Middle linebacker Tommy Eichenberg leads the team with 19 tackles and has a pair of sacks. Linebackers Steele Chambers and Cody Simon have 13 and 12 tackles, respectively, with the former adding a sack and a pass deflection.
Wisconsin’s running back trio of Braelon Allen, Chez Mellusi and Isaac Guerendo will face much stiffer resistance this week. Running the ball will help burn clock and keep Ohio State’s offense on the sideline. So, for however long the game is close, Mertz figures to hand it off with regularity.
The Badger quarterback has shown considerable improvement over 2021. This Saturday, the pressure on Mertz will be amplified not only by a packed road crowd but also by a legitimate defensive secondary.
Despite having only one interception so far this season, Ohio State’s pass defense fields no shortage of talent. Cornerbacks Cameron Brown and Denzel Burke comprise a formidable duo on the outside and will test Wisconsin receivers’ abilities to create separation.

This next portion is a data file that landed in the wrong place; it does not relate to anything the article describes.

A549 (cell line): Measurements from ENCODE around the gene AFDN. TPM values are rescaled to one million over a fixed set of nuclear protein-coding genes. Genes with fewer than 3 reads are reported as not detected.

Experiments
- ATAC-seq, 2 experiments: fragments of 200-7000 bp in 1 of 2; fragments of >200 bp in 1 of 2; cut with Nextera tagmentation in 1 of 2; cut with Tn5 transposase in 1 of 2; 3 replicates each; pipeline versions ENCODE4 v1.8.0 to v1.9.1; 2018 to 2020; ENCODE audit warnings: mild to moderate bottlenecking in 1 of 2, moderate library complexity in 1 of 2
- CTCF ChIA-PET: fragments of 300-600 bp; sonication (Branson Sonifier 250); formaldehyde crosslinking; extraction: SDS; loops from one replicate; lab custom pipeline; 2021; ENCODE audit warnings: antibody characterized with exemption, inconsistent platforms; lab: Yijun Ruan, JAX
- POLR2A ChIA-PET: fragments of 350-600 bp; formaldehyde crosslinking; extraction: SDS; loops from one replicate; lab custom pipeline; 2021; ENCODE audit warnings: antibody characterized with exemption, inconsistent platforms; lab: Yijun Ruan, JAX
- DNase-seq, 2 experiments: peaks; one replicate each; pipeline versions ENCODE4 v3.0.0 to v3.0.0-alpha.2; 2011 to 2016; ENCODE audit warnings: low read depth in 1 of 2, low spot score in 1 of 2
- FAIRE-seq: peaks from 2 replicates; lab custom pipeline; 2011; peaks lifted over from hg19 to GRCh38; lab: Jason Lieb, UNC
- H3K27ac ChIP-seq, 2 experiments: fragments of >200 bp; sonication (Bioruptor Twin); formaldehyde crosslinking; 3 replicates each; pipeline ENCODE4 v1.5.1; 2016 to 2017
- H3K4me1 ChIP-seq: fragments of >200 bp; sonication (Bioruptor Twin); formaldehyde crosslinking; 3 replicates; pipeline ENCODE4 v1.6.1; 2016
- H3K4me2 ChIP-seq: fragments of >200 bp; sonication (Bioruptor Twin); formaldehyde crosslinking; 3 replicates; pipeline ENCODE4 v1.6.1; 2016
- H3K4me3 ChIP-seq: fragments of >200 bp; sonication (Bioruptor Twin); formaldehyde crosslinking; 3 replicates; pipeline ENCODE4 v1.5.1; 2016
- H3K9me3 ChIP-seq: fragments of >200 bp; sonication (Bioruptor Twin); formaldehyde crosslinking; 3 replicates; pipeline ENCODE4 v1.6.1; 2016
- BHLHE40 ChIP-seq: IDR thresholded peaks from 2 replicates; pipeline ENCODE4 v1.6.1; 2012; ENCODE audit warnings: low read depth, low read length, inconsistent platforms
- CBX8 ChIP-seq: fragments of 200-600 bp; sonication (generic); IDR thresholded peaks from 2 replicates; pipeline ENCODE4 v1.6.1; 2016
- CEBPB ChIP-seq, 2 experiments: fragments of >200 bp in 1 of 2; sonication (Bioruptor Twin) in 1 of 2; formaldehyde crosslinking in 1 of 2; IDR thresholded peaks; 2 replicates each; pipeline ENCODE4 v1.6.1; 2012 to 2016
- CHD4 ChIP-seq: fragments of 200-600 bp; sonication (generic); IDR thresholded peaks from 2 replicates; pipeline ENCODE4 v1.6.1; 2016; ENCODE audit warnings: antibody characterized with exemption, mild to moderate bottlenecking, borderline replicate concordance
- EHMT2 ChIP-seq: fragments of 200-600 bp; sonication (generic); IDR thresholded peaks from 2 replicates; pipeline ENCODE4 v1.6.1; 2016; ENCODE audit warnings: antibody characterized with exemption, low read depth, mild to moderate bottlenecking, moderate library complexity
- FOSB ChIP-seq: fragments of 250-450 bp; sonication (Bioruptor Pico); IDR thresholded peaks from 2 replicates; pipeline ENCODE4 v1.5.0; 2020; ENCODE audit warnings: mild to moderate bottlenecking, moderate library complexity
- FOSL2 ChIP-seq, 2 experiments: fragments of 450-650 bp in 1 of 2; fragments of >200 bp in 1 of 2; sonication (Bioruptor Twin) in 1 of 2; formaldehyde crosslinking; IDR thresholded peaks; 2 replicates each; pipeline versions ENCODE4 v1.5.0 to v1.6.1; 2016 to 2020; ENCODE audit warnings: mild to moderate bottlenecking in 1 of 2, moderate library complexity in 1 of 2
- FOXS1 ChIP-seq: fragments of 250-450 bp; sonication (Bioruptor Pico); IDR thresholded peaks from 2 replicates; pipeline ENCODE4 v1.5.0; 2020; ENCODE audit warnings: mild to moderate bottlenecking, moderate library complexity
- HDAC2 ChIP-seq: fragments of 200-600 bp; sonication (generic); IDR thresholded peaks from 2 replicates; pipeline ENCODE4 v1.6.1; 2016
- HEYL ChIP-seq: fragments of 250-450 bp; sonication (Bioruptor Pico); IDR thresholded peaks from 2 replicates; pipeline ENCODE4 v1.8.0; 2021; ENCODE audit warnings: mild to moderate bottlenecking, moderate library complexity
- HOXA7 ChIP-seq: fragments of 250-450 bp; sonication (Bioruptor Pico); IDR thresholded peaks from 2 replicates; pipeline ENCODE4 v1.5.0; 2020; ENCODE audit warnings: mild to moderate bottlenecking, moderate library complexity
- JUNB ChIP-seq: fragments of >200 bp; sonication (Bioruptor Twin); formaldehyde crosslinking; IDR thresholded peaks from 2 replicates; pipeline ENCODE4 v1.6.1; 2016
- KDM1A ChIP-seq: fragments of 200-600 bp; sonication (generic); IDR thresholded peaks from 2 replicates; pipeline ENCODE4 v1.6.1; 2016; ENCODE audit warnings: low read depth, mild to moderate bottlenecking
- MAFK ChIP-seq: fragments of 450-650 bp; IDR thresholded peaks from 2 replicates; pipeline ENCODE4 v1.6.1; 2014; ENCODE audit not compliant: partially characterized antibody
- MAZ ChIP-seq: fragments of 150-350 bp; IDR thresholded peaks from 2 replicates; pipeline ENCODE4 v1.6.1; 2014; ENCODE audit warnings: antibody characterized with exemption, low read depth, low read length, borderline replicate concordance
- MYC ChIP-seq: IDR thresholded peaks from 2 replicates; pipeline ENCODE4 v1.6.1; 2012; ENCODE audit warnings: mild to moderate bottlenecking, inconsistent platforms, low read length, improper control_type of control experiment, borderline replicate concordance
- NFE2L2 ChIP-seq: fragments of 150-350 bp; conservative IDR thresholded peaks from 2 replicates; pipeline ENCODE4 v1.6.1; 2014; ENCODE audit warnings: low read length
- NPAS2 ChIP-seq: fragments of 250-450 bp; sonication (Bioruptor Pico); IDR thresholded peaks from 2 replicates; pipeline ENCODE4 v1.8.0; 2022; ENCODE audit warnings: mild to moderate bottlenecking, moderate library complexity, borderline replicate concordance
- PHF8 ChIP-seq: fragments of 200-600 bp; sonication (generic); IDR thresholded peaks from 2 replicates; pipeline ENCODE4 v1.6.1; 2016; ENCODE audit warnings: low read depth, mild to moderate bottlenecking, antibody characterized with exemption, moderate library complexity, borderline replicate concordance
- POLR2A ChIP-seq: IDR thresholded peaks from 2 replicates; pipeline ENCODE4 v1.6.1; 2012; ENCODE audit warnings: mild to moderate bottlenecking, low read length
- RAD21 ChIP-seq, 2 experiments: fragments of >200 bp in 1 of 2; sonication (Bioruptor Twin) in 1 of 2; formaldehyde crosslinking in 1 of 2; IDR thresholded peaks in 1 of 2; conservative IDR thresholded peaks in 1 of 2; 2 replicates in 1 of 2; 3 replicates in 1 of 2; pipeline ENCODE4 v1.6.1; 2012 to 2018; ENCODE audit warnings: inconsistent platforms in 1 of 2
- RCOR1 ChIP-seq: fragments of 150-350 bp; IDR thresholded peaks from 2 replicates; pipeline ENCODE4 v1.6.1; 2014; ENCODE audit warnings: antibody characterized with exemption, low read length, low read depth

Free safety Ronnie Hickman is a player Mertz must keep on his radar. A redshirt junior who had 99 tackles and three takeaways last year, Hickman has the range and vision to excel in deep zone coverage. He’s also adept at man-to-man coverage on tight ends, which could eliminate Wisconsin’s Clay Cundiff from the equation.
Ohio State’s individual defensive statistics are limited by the fact that it has rested many of its starters during the blowout victories. In a close contest this week, the Buckeyes will keep their best players on the field and make life difficult for Wisconsin’s offense all night long.